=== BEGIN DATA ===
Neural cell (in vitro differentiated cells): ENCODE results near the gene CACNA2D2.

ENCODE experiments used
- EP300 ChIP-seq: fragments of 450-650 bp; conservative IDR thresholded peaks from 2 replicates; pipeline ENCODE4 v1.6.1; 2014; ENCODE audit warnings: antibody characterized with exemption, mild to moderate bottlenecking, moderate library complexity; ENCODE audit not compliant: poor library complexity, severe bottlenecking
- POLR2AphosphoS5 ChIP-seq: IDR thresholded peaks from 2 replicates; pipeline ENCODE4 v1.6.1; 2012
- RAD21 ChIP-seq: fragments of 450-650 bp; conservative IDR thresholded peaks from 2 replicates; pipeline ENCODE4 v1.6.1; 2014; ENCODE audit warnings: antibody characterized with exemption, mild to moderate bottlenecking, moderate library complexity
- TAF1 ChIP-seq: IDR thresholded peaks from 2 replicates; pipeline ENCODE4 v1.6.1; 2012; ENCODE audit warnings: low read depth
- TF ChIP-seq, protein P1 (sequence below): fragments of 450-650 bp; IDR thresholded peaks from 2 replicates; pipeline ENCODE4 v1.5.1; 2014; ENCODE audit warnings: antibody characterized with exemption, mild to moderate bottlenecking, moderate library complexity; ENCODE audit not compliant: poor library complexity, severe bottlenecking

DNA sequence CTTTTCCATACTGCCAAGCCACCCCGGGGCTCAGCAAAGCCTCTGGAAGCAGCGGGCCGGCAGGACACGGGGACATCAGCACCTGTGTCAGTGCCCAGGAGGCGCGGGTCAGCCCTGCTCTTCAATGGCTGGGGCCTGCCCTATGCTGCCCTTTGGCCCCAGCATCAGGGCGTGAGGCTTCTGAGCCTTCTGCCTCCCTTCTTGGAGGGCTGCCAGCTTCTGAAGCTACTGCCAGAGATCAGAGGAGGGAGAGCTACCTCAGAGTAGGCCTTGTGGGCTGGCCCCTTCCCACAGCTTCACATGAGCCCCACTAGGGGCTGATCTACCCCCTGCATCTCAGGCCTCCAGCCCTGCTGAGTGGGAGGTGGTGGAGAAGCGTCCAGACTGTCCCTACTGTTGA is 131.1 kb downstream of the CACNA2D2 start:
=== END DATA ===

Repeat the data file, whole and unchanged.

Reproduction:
Neural cell (in vitro differentiated cells): ENCODE results near the gene CACNA2D2.

ENCODE experiments used
- EP300 ChIP-seq: fragments of 450-650 bp; conservative IDR thresholded peaks from 2 replicates; pipeline ENCODE4 v1.6.1; 2014; ENCODE audit warnings: antibody characterized with exemption, mild to moderate bottlenecking, moderate library complexity; ENCODE audit not compliant: poor library complexity, severe bottlenecking
- POLR2AphosphoS5 ChIP-seq: IDR thresholded peaks from 2 replicates; pipeline ENCODE4 v1.6.1; 2012
- RAD21 ChIP-seq: fragments of 450-650 bp; conservative IDR thresholded peaks from 2 replicates; pipeline ENCODE4 v1.6.1; 2014; ENCODE audit warnings: antibody characterized with exemption, mild to moderate bottlenecking, moderate library complexity
- TAF1 ChIP-seq: IDR thresholded peaks from 2 replicates; pipeline ENCODE4 v1.6.1; 2012; ENCODE audit warnings: low read depth
- TF ChIP-seq, protein P1 (sequence below): fragments of 450-650 bp; IDR thresholded peaks from 2 replicates; pipeline ENCODE4 v1.5.1; 2014; ENCODE audit warnings: antibody characterized with exemption, mild to moderate bottlenecking, moderate library complexity; ENCODE audit not compliant: poor library complexity, severe bottlenecking

DNA sequence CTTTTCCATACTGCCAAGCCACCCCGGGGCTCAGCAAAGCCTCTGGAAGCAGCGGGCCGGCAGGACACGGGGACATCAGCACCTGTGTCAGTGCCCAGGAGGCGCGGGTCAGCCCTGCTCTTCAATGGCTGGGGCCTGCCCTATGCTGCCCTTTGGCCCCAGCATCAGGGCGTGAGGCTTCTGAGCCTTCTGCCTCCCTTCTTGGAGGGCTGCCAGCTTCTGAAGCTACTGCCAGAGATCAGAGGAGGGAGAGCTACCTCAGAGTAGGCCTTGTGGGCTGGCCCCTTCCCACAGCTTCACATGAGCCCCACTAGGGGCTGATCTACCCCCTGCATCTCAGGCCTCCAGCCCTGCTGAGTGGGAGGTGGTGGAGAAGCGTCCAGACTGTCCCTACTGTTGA is 131.1 kb downstream of the CACNA2D2 start: